Childbirth is a routine occurrence —until it isn’t. Like marriage and birth; like illness and death, we intellectually know that thousands of people share these events o­n any particular day. Yet, when we are a principal participant, the world shrinks to encompass little more than ourselves. This week begins the year 5774 on the Jewish calendar. Ancient Jewish wisdom tells us that during this period, God decides the fate of mankind for the coming year. Which individuals will be born, which will die; which will have ample resources, which will endure poverty; which nations will face war, which will enjoy peace. While prayer, charity and repentance can always change a bad decree, it is easier to affect the coming year during this time of judgment, rather than to change an edict once it has been issued.

For Jews who are in tune with this reality, preparations for the start of the year begin a month earlier, with added reflection and self-analysis. I daresay that even for those of us who believe implicitly in the importance of this time of year, sustaining this serious attitude while dealing with everyday life is difficult. Summer vacations, earning a living, laundry and the myriad other items that make up our days push deeper contemplation to the edge of our internal radar screens. Even on the first two days of the New Year, the holyday of Rosh HaShana, with its special prayers, foods, and customs, concentration isn’t easy. I have the feeling I am not the only one whose mind strays to scanning the outfits of the women praying next to me and thinking of what is on the luncheon menu despite the penetrating sounds of the shofar issuing their clarion call. I worry that intensity of my praying is a faint echo of those of my grandmother and mother’s.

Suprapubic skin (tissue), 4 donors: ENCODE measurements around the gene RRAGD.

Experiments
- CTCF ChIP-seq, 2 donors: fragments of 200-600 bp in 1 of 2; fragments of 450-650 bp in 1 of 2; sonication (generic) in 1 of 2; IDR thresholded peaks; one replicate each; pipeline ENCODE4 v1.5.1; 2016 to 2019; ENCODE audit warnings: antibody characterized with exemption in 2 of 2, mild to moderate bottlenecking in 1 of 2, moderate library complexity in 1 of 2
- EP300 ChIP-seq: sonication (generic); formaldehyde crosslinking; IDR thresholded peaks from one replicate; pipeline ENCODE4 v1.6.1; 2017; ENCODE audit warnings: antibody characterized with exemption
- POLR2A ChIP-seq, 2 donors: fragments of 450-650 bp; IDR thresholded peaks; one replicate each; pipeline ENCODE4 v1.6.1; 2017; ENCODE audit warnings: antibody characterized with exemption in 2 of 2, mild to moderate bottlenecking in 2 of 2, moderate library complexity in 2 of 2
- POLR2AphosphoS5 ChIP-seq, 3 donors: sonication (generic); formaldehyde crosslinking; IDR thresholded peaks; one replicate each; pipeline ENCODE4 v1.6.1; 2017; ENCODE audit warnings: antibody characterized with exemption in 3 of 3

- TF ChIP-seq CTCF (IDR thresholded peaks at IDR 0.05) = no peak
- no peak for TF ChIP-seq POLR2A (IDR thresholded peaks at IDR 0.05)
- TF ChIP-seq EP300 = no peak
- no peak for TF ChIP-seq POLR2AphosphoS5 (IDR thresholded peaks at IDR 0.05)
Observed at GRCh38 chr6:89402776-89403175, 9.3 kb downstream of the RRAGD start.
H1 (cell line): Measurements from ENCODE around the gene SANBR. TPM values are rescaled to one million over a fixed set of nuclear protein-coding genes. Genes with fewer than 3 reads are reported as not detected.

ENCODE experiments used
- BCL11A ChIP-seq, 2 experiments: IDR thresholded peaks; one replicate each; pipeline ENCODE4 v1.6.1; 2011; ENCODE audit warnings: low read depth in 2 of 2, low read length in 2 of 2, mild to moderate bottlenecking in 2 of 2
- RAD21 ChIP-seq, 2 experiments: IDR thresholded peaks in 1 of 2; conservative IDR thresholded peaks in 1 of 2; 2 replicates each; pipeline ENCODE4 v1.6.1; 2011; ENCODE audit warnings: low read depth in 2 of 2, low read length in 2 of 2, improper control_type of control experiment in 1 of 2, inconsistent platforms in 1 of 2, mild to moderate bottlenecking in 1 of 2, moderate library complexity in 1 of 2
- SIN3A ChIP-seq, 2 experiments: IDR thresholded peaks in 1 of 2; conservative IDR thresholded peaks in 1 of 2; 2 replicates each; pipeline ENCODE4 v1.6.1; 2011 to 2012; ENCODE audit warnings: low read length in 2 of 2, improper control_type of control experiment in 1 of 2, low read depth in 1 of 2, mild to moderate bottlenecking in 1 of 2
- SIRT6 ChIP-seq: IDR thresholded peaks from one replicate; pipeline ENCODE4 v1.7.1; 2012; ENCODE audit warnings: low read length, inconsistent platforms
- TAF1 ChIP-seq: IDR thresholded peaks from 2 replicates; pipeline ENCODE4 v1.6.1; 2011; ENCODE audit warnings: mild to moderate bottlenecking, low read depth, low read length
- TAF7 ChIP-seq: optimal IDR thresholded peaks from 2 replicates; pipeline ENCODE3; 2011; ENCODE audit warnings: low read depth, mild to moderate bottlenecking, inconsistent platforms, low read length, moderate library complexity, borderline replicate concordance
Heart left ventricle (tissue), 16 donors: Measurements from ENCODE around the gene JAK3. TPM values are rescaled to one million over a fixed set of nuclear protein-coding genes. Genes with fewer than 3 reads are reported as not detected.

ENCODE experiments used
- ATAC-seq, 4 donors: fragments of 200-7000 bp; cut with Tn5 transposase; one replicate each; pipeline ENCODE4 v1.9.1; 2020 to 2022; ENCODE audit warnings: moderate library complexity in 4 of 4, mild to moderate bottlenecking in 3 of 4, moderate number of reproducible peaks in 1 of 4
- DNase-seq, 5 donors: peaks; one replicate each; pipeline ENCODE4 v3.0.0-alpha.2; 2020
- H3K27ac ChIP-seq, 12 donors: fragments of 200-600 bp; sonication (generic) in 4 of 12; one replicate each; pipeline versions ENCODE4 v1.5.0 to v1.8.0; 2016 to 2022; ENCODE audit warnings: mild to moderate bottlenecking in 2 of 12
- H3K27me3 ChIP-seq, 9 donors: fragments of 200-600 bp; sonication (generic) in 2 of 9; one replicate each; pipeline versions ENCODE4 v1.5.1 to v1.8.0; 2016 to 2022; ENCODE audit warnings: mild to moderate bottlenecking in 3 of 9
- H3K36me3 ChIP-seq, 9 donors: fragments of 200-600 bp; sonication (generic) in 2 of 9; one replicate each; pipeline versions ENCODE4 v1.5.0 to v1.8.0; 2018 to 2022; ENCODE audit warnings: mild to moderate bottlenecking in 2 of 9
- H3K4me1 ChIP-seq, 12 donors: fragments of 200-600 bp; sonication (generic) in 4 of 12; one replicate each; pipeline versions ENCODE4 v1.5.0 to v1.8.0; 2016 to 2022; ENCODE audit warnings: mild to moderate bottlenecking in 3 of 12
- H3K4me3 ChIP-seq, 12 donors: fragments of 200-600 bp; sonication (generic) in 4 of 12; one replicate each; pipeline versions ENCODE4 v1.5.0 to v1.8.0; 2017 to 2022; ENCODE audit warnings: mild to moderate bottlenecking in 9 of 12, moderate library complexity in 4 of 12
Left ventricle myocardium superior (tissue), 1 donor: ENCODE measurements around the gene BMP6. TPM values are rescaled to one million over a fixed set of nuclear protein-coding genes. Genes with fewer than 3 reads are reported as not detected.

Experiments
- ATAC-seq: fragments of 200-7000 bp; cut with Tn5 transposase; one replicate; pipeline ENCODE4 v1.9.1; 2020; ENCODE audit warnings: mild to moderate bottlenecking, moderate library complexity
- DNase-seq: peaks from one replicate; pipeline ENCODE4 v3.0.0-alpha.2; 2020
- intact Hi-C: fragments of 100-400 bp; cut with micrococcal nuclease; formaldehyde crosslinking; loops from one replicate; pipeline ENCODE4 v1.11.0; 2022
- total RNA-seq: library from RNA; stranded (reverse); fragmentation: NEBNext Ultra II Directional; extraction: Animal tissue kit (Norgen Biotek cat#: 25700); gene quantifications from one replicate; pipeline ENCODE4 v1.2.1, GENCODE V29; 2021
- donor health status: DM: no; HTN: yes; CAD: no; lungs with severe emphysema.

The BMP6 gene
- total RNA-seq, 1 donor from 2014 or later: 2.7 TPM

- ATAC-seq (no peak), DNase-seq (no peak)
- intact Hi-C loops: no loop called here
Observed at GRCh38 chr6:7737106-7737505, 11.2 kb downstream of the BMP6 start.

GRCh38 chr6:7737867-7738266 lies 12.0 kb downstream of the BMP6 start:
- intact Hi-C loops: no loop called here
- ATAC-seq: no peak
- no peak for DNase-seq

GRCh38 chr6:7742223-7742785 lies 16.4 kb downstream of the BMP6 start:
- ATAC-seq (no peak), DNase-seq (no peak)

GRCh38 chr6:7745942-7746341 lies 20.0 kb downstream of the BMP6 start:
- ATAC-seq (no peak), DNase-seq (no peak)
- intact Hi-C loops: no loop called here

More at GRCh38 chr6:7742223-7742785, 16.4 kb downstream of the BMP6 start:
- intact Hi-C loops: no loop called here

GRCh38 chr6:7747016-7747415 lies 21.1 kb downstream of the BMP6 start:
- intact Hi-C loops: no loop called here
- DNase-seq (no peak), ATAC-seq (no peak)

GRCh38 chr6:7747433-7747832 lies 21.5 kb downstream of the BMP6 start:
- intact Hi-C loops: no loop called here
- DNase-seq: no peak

One year stands out in my mind as a time where I was more in tune than usual. Twenty-five years ago, I was nine months pregnant as the new year began. For me personally, little focuses my mind more than conception, pregnancy and birth. No matter how many statistics show the likelihood of a healthy delivery and a healthy baby, the transition from not being pregnant to being pregnant, and from being pregnant to holding a newborn is momentous. Up until the second of conception, a new baby is an idea. After that second, he or she is a real being with his or her own set of DNA, indelibly mapping out certain details of the new life. For the next nine months, particularly if you hold back from discovering the baby’s gender, the baby slowly becomes more real, yet it is still, “a baby,” rather than “this specific baby.” The blue-eyed, baby girl of your imagination can actually be a brown-eyed boy. The healthy baby one yearns for can be born needing urgent intervention or lifetime medical assistance. While all our lives can be upended at any time, awareness of that volatility hovers over pregnancy.

My labor began during the period known as the “ten days of repentance” that start with Rosh HaShana and culminate with Yom Kippur, the Day of Atonement.  It is a time to “walk the talk.” Having started a new year, we have a few days to incorporate our resolutions and prove our intentions before the Book of Life is sealed. As my contractions crested, I was exquisitely aware of needing God’s grace for life to continue, and His blessing for it to include health, peace and prosperity. Unlike my other deliveries, I found myself welcoming the associated pain, praying during each contraction that He would accept this healthy, fruitful pain in place of any other slated for myself or those I love.

My husband and I look forward, with gratitude, to spending this Rosh HaShana with the end product of that particular delivery as well as with her husband and child. I wish all my readers a year filled with abundant blessing and should there be pain, may it be brief and may we see its hidden blessing and link to joy with as much clarity as with the pains of childbirth.

 

If you would
like to hear the sounds of the shofar here is a link.


If you are interested in finding out more about
this time of the year,
I suggest listening to our audio CD, Day for
Atonement
.

Day for Atonement front cover